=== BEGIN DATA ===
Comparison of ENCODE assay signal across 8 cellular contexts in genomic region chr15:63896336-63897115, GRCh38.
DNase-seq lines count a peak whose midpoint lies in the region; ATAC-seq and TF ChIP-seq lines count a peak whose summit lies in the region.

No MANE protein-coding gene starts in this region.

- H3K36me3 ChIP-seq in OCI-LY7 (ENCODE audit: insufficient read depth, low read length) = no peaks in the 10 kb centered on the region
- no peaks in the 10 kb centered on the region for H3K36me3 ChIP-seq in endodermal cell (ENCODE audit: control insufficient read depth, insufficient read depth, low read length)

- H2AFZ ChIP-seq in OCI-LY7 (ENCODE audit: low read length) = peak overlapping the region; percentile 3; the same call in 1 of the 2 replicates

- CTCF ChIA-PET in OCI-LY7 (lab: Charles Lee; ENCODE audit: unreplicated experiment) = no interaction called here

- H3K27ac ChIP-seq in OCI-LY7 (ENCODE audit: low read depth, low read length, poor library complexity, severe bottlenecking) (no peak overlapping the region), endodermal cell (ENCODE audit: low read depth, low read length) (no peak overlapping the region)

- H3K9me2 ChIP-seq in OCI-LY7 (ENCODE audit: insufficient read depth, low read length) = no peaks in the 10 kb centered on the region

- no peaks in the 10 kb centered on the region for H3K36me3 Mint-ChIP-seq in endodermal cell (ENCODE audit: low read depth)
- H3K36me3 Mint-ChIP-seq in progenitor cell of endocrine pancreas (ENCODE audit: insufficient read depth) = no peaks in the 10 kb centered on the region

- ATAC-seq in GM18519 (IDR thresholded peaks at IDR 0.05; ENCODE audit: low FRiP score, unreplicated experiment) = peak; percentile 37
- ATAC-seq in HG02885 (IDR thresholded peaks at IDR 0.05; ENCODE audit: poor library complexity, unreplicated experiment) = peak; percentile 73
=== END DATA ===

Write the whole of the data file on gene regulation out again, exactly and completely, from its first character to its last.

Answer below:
Comparison of ENCODE assay signal across 8 cellular contexts in genomic region chr15:63896336-63897115, GRCh38.
DNase-seq lines count a peak whose midpoint lies in the region; ATAC-seq and TF ChIP-seq lines count a peak whose summit lies in the region.

No MANE protein-coding gene starts in this region.

- H3K36me3 ChIP-seq in OCI-LY7 (ENCODE audit: insufficient read depth, low read length) = no peaks in the 10 kb centered on the region
- no peaks in the 10 kb centered on the region for H3K36me3 ChIP-seq in endodermal cell (ENCODE audit: control insufficient read depth, insufficient read depth, low read length)

- H2AFZ ChIP-seq in OCI-LY7 (ENCODE audit: low read length) = peak overlapping the region; percentile 3; the same call in 1 of the 2 replicates

- CTCF ChIA-PET in OCI-LY7 (lab: Charles Lee; ENCODE audit: unreplicated experiment) = no interaction called here

- H3K27ac ChIP-seq in OCI-LY7 (ENCODE audit: low read depth, low read length, poor library complexity, severe bottlenecking) (no peak overlapping the region), endodermal cell (ENCODE audit: low read depth, low read length) (no peak overlapping the region)

- H3K9me2 ChIP-seq in OCI-LY7 (ENCODE audit: insufficient read depth, low read length) = no peaks in the 10 kb centered on the region

- no peaks in the 10 kb centered on the region for H3K36me3 Mint-ChIP-seq in endodermal cell (ENCODE audit: low read depth)
- H3K36me3 Mint-ChIP-seq in progenitor cell of endocrine pancreas (ENCODE audit: insufficient read depth) = no peaks in the 10 kb centered on the region

- ATAC-seq in GM18519 (IDR thresholded peaks at IDR 0.05; ENCODE audit: low FRiP score, unreplicated experiment) = peak; percentile 37
- ATAC-seq in HG02885 (IDR thresholded peaks at IDR 0.05; ENCODE audit: poor library complexity, unreplicated experiment) = peak; percentile 73